F.C. of T. v. Wade (1951) 84 C.L.R. 105 at pp. 116-117. He also says that, as he is also permitted or authorised by sec. 170(2) to amend an assessment to overcome an avoidance of tax where the taxpayer has not made a full and true disclosure of all the material facts necessary for his assessment, it would be wrong in any particular case to infer from his action in amending his assessment that he accepted any of the grounds stated in the taxpayer's notice of objection.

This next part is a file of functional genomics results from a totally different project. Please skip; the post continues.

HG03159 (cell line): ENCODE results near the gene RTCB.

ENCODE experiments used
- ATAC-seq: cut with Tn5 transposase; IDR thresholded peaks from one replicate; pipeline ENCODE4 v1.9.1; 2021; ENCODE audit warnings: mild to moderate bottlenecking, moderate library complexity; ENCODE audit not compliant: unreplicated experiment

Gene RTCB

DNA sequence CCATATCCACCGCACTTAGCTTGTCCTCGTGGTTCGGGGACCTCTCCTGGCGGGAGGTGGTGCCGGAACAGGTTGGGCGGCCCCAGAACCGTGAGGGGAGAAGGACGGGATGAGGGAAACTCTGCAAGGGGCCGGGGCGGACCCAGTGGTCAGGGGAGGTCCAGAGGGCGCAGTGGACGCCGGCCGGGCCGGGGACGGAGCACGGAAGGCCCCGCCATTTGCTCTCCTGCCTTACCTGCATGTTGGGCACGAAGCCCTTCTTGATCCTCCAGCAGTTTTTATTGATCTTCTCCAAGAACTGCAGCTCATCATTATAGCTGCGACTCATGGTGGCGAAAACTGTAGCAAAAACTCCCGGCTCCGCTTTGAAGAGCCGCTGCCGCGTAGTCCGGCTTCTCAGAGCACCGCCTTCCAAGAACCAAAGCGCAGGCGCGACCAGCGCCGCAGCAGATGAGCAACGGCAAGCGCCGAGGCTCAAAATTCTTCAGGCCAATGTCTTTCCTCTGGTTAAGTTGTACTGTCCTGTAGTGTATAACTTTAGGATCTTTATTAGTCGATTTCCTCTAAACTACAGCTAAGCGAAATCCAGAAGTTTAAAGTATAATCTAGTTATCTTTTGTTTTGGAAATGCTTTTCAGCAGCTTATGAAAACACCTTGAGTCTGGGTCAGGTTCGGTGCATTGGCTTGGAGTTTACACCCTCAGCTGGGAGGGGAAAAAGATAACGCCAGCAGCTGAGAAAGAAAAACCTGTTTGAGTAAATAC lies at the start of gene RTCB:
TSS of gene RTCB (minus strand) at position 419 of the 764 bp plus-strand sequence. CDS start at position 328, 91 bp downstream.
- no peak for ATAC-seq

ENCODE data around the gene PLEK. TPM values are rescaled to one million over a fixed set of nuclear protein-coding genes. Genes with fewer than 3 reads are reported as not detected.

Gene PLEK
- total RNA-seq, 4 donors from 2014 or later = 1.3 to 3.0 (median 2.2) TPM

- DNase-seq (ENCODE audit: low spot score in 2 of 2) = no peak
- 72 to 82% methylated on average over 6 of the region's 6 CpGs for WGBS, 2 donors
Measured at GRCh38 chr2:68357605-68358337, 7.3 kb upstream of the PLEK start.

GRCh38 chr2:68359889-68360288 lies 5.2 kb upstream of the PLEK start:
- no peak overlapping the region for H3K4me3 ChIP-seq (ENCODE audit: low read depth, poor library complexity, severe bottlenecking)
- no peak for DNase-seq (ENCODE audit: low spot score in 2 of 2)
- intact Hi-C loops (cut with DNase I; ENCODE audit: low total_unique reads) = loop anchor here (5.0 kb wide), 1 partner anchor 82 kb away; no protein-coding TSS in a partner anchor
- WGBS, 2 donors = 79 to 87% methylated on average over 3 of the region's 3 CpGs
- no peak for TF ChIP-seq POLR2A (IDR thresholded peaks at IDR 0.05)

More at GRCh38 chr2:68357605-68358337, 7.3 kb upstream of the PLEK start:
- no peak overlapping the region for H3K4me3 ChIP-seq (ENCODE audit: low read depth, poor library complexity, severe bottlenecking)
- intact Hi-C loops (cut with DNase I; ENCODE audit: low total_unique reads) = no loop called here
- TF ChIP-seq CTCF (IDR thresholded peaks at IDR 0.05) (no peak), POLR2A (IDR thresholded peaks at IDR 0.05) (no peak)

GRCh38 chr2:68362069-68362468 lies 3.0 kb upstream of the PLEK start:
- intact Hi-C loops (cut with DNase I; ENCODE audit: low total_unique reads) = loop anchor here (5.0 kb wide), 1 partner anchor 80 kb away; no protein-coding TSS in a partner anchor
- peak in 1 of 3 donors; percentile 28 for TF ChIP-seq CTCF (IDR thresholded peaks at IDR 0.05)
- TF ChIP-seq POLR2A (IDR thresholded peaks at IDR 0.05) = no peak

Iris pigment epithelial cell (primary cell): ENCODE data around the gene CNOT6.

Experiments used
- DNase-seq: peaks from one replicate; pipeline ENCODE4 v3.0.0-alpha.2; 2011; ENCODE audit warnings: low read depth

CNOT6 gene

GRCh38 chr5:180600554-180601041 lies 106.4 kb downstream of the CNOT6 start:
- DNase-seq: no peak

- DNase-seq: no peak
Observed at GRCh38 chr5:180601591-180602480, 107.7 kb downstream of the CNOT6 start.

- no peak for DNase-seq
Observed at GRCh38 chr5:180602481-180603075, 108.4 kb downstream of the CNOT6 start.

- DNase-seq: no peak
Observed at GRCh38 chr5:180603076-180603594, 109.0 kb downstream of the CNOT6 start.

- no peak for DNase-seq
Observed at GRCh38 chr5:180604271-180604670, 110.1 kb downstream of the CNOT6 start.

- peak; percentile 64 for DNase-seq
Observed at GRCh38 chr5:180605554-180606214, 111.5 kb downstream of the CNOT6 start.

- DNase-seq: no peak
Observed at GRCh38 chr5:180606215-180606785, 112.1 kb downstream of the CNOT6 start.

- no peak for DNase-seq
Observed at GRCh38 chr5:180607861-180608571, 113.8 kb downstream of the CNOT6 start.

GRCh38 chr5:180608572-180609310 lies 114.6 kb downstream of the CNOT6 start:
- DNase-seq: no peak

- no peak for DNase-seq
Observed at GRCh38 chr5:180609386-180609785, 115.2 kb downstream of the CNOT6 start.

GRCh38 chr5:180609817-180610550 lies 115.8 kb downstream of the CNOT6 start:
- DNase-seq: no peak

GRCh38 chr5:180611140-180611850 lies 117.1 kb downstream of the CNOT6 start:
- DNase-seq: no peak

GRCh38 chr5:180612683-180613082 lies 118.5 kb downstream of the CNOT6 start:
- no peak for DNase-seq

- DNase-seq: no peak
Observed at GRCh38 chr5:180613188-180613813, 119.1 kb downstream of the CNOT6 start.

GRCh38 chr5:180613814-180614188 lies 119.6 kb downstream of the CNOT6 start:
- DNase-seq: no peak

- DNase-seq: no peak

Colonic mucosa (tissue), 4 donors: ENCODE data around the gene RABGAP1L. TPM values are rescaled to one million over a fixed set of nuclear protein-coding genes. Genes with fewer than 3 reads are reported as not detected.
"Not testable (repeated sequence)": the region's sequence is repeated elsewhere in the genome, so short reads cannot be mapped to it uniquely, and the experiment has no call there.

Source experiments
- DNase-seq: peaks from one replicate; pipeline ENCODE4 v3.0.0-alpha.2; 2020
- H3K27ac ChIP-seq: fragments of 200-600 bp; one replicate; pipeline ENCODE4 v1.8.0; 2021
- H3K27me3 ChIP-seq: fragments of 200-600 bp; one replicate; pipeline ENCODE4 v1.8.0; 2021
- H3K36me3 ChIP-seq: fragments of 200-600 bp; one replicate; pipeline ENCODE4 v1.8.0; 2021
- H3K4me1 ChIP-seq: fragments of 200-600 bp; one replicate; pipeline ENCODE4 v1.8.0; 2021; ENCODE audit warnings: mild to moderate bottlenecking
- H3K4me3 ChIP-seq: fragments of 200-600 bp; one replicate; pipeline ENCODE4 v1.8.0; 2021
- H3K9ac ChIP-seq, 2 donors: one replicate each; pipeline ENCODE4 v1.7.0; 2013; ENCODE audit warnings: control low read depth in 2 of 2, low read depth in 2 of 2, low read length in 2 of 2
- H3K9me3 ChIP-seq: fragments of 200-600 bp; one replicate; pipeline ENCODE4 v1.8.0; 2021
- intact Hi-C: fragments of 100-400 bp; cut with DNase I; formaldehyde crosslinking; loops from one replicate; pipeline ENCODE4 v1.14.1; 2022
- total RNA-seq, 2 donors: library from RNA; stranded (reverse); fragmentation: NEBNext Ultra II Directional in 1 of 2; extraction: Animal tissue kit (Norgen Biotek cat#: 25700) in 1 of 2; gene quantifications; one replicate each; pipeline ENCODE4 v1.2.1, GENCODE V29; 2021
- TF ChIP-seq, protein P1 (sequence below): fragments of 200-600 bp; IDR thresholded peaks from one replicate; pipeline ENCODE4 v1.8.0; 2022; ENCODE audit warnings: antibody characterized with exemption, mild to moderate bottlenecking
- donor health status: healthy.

These two issues may be disposed of together, so far as they are applicable to the present case. The taxpayer disclaims any intention to rely upon an estoppel. It says, simply, that the Commissioner's October 1984 letter stating that its objection to the original assessment had been allowed is an acceptance by the Commissioner of the state of affairs asserted in the grounds stated in its notice of objection. The taxpayer says that the Commissioner, by allowing that objection and thereby being permitted by sec. 170(7) and thus obliged to amend his assessment to accord with his decision (even if he cannot be compelled to comply with that obligation), cannot escape the consequences of his decision by asserting that he acted upon some other basis provided by sec. 170 when he issued his amended assessment: compare